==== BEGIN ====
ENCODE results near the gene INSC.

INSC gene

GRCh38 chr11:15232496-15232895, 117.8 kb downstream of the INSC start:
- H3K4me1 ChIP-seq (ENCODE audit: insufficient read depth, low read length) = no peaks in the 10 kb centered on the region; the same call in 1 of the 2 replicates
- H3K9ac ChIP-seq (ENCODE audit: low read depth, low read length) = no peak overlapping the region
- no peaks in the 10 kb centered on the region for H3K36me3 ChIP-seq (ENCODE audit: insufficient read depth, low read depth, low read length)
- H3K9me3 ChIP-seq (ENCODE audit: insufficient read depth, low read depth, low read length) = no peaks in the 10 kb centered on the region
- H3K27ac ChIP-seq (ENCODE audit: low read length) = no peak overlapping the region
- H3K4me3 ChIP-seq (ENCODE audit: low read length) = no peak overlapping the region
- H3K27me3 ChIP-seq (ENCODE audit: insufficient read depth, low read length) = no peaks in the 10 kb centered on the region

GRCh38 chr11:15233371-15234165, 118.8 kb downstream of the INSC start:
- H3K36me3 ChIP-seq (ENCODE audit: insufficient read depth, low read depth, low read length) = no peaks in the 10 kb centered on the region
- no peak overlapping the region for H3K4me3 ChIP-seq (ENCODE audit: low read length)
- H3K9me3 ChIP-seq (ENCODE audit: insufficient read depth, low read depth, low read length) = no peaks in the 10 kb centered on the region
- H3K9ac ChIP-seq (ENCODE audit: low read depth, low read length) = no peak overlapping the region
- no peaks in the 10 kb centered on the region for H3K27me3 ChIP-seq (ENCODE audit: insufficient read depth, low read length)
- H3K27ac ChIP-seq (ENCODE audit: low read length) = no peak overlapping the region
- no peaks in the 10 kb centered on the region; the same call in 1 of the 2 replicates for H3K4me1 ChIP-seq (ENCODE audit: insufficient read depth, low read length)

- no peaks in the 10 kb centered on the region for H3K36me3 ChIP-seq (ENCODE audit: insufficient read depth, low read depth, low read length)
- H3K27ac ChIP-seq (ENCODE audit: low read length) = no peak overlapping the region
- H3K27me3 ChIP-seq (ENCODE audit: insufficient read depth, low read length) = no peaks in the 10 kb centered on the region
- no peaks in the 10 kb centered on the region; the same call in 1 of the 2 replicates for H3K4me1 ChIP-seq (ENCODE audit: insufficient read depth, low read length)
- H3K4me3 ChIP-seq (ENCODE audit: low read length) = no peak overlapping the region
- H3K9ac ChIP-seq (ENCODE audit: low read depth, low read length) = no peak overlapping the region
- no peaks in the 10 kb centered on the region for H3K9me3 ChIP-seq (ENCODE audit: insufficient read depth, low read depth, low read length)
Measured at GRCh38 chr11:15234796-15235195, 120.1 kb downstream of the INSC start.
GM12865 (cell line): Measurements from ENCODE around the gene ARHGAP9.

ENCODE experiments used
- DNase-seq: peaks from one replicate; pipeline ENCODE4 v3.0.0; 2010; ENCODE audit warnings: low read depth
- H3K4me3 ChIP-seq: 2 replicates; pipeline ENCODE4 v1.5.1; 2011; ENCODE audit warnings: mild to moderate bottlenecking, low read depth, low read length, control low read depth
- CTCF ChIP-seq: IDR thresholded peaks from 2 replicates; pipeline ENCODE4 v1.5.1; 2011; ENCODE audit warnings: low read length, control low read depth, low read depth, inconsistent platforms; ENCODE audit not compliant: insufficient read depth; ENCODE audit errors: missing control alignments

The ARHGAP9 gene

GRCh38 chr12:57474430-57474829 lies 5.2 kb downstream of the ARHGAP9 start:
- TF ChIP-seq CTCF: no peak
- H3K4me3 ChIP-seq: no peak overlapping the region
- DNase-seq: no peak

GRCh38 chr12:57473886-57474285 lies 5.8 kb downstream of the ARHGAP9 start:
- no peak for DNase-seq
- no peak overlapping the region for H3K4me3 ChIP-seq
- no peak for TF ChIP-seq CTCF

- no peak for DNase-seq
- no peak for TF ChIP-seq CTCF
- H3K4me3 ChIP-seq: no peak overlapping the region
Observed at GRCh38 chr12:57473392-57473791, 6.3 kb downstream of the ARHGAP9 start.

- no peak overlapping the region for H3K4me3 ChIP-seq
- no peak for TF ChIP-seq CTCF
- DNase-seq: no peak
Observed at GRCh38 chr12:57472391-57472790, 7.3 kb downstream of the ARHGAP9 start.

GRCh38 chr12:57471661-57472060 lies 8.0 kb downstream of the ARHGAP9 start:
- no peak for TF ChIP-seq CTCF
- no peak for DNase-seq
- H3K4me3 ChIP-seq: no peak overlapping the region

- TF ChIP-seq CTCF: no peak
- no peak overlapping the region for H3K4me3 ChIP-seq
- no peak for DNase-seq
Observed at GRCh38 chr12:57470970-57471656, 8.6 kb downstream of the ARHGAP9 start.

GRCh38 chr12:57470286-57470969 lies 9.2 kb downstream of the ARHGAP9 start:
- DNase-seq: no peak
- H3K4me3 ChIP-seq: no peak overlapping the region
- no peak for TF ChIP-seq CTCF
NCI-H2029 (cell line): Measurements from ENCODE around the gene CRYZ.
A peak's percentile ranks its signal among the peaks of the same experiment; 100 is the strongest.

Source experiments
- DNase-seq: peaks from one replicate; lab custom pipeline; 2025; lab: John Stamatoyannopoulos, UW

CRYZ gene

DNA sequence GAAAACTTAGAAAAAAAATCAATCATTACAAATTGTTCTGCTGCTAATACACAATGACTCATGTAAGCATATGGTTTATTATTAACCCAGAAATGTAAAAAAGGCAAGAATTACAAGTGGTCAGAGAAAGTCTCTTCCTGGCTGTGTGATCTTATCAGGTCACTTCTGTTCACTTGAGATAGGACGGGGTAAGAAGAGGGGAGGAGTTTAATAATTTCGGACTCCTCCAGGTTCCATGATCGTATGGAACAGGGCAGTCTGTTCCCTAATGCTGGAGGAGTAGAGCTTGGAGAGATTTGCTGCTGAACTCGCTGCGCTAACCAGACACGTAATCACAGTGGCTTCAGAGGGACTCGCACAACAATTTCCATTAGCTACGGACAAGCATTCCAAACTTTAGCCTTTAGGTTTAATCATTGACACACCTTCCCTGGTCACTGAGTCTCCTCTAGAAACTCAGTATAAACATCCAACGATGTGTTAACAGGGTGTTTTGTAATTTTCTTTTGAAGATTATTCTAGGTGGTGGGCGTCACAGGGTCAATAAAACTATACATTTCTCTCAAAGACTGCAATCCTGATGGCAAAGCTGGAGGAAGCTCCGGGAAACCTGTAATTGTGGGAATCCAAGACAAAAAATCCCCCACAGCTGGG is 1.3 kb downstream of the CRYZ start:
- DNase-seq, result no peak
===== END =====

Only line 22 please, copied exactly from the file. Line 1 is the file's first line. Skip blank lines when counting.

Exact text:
- no peaks in the 10 kb centered on the region; the same call in 1 of the 2 replicates for H3K4me1 ChIP-seq (ENCODE audit: insufficient read depth, low read length)